Tethya ornata, Sarà & Bavestrello & Calcinai, 2000

Sarà, Michele, Bavestrello, Giorgio & Calcinai, Barbara, 2000, New Tethya species (Porifera, Demospongiae) from the Pacific area, Zoosystema 22 (2), pp. 345-354 : 347

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Tethya ornata

n. sp.

Tethya ornata n. sp.

TYPE MATERIAL. — Holotype ( MSNG 49675 ).

ETYMOLOGY. — After the frequent occurrence of spines and other anomalies of the spherasters.

TYPE LOCALITY. — Coconut Island. Hawaii, under floating dock, 0.5 m, 7.XII.1985, coll. P. Karuso.



Body globose ( Fig. 1A View FIG ), a little ellipsoidal with axes of 2.5 and 3 cm. Tubercles small, less than 1 mm high, and irregularly conical. Several tubercles support small stalked buds. Yellow ochre in alcohol, consistency firm. Choanosomal cavities host commensal polychaetes.

Skeleton ( Fig. 2 View FIG )

Megasclere bundles stout and not apically branched. Spherasters fill the middle and inner cortical layers, with larger spicules in the middle one. Few spherasters in the outer layer and absent in the choanosome. Micrasters cover the sponge surface ( Fig. 1C View FIG ) and the cavities and channels of the cortex and choanosome.


Megascleres. ( Fig. 1B View FIG ) Main strongyloxeas 600- 1600 × 10-25 µm and auxiliary strongyloxeas, often transformed in anisostrongyles and styles, 300-800 × 4-18 µm. The two categories, howev- er, intergrade.

Megasters. Spherasters 25-100 µm in diameter, R/C (ratio between ray length and centre diameter) = 0.2-1.5. Their shape, as their size, is extremely variable ( Fig. 1 View FIG D-F). Their rays, 15-20, are very frequently spined, forked or truncated at the tip, sometimes bent or shortened and rounded. Each spheraster may express a different set of these abnormal traits. Normal spherasters are more frequent among the small spicules. Abnormal spherasters are the large majority of the full grown spicules. The rare large normal spherasters show 90-100 µm in diameter and R/C = 1.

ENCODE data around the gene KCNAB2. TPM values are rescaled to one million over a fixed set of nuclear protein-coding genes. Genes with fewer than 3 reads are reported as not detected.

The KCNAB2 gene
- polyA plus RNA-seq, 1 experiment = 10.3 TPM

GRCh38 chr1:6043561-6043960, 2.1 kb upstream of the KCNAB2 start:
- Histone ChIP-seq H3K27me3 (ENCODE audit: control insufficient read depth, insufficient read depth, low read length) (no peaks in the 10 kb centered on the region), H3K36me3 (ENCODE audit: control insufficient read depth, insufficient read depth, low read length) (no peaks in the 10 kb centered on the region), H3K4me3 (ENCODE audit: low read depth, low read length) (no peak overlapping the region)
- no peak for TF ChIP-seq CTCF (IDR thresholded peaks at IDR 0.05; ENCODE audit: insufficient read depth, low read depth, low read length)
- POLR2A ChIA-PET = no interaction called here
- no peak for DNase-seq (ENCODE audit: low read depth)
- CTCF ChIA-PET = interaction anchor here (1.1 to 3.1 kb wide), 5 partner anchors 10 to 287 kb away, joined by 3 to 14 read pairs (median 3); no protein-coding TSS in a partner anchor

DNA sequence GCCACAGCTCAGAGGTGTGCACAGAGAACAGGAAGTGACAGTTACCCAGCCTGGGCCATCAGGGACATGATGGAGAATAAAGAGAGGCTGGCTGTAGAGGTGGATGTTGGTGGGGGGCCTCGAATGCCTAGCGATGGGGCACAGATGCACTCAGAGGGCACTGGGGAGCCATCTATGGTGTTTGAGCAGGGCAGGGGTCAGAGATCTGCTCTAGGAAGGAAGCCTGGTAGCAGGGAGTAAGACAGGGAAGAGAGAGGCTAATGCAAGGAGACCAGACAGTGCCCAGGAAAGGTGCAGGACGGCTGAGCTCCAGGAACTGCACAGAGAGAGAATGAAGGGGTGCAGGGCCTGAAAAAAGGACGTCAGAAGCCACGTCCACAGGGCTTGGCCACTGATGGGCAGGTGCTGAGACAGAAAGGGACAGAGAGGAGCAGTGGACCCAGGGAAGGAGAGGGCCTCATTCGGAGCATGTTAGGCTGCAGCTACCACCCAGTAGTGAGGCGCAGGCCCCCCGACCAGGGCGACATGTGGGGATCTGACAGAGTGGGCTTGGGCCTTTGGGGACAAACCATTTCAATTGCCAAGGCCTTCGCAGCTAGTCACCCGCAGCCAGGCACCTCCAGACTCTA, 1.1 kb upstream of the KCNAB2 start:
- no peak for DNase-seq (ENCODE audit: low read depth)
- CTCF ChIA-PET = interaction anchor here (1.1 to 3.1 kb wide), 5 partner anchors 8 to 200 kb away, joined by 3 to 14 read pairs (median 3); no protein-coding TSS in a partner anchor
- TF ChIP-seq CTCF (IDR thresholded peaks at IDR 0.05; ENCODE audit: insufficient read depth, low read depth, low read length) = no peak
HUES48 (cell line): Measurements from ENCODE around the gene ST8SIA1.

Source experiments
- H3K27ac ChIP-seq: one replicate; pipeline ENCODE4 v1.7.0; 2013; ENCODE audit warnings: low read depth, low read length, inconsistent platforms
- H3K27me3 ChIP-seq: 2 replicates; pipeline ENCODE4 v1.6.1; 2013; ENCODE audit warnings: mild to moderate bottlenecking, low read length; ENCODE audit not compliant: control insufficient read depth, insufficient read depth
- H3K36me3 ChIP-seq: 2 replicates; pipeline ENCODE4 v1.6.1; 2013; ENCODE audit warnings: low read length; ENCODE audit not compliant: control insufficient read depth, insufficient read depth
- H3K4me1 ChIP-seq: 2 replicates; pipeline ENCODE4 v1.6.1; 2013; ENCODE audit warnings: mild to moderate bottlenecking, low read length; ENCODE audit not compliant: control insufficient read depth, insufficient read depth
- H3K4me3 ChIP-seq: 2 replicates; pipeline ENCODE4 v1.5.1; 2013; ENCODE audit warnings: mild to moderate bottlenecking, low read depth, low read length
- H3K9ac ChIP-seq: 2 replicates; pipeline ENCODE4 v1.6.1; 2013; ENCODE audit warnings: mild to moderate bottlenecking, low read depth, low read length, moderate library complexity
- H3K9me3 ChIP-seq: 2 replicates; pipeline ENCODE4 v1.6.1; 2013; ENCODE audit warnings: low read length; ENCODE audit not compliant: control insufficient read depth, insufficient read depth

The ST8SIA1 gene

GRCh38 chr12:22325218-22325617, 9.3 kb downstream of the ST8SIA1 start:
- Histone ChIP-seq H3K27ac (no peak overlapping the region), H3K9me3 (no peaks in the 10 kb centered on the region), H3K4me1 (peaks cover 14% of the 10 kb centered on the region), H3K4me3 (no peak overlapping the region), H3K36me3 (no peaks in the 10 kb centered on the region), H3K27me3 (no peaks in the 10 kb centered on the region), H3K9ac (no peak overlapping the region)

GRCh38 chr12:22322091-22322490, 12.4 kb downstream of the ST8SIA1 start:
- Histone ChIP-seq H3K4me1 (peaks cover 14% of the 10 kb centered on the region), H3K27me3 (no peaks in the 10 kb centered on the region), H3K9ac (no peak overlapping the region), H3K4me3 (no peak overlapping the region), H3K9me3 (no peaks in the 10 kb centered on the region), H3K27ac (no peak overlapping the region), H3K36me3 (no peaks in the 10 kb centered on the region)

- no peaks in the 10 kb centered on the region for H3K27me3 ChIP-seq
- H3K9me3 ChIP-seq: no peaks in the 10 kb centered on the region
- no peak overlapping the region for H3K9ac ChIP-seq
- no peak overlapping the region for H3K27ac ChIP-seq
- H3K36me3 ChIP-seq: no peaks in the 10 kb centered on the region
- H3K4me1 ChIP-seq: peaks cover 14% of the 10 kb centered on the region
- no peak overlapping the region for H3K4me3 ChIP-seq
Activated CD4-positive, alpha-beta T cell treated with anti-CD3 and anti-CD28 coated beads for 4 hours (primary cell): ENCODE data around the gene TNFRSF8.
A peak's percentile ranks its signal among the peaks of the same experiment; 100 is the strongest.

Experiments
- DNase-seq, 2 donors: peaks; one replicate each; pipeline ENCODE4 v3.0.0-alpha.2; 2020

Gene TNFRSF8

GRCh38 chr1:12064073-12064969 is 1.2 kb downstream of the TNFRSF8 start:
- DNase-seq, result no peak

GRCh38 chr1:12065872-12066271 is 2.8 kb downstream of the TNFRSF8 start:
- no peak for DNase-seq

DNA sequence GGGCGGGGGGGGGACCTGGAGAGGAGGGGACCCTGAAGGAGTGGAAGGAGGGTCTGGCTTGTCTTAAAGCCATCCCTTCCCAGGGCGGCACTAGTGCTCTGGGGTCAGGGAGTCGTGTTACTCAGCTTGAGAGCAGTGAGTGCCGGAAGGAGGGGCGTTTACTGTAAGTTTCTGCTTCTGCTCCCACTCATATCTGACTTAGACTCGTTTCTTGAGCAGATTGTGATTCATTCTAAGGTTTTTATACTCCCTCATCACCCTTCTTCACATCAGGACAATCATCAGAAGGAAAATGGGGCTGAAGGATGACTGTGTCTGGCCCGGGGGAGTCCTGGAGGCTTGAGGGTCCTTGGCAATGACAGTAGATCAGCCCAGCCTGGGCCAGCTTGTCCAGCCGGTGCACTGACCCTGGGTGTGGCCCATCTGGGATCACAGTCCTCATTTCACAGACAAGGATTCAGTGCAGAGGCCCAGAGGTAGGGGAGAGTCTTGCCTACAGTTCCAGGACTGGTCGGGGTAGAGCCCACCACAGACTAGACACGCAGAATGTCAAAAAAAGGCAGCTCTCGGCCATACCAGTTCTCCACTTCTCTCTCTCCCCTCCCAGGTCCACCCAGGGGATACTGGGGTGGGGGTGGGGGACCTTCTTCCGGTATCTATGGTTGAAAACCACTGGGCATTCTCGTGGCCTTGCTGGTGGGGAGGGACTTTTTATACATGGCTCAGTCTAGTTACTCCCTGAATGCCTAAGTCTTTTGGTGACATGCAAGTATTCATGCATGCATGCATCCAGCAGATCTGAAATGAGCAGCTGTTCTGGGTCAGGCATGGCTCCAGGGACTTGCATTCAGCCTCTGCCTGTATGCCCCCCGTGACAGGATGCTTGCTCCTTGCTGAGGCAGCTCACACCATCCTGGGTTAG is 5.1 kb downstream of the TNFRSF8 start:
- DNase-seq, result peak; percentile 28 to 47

Micrasters. Generally tylasters ( Fig. 1 View FIG G-H), sometimes strongylasters similar in the cortex and choanosome. Generally 6-8 µm in diameter, but their size is heterogeneous with a range of 2-15 µm including some very small or large asters. Also their shape is variable and dependent on the presence or absence of an enlarged centrum, and by the development of the knob at the tips of the rays. There are eight to twelve rays and these generally have a well-developed spiny knob at the tip. Some very small micrasters are irregularly shaped.


T. ornata is well characterized by the spinosity and other anomalies of the majority of its megasters, an exception in the genus Tethya . Only another species of Tethya , T. tethya , an encrusting species from the Hawaii Aquarium of Honolulu, has been described for the Hawaii Islands (Laubenfels 1954). It differs from T. ornata for its smaller spherasters without spines and the presence of oxyasters among the micrasters. One of us (Sarà) has studied one specimen collected at Oahu, Black Point, labelled “ Tethya japonica ”, in the California Academy of Sciences, Natural History Museum. Spicular slides show that it is not T. japonica but more likely T. deformis (Thiele 1898) . Unfortunately, without a comparison with the type of T. deformis recorded for the Museum für Naturkunde of Berlin but until now not found, we cannot be sure on this determination.